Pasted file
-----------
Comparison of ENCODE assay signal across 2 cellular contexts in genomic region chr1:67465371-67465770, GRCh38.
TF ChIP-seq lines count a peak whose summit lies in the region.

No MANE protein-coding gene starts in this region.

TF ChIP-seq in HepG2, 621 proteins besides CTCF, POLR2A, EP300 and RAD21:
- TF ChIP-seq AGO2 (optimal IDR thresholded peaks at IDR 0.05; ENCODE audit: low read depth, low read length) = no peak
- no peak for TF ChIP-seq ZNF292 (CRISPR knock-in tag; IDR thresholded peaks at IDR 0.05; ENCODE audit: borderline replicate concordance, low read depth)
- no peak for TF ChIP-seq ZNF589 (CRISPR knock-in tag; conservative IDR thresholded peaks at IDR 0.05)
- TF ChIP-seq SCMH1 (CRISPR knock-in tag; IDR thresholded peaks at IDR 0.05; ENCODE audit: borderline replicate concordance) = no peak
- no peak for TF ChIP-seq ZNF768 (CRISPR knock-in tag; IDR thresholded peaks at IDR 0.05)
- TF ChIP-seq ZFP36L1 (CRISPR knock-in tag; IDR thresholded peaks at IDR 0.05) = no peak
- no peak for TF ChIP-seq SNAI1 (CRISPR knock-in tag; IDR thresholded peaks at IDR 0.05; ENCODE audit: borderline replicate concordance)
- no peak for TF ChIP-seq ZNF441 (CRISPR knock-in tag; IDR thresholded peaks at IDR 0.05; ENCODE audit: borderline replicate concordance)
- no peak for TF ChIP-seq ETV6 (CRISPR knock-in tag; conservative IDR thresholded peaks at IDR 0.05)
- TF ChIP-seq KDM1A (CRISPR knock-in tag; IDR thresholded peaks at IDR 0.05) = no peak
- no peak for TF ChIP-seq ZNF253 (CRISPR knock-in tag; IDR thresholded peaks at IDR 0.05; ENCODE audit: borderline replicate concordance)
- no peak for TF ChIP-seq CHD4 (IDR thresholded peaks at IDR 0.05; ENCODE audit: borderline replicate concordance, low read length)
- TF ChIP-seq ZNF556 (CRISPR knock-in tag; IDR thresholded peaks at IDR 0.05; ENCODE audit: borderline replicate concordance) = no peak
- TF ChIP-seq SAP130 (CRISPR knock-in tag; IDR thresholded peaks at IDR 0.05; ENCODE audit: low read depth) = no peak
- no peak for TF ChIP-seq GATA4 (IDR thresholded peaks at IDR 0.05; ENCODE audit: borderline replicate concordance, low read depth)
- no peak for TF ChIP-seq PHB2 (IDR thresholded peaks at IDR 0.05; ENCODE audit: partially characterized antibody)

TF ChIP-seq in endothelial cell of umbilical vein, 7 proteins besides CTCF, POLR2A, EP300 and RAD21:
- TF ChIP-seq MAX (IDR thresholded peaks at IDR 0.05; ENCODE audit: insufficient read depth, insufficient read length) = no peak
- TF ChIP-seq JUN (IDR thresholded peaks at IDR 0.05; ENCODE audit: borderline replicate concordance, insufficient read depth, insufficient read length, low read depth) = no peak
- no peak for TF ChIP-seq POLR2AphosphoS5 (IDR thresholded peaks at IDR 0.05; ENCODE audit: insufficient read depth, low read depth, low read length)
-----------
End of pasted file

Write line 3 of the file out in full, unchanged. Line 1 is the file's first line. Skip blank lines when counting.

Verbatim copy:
No MANE protein-coding gene starts in this region.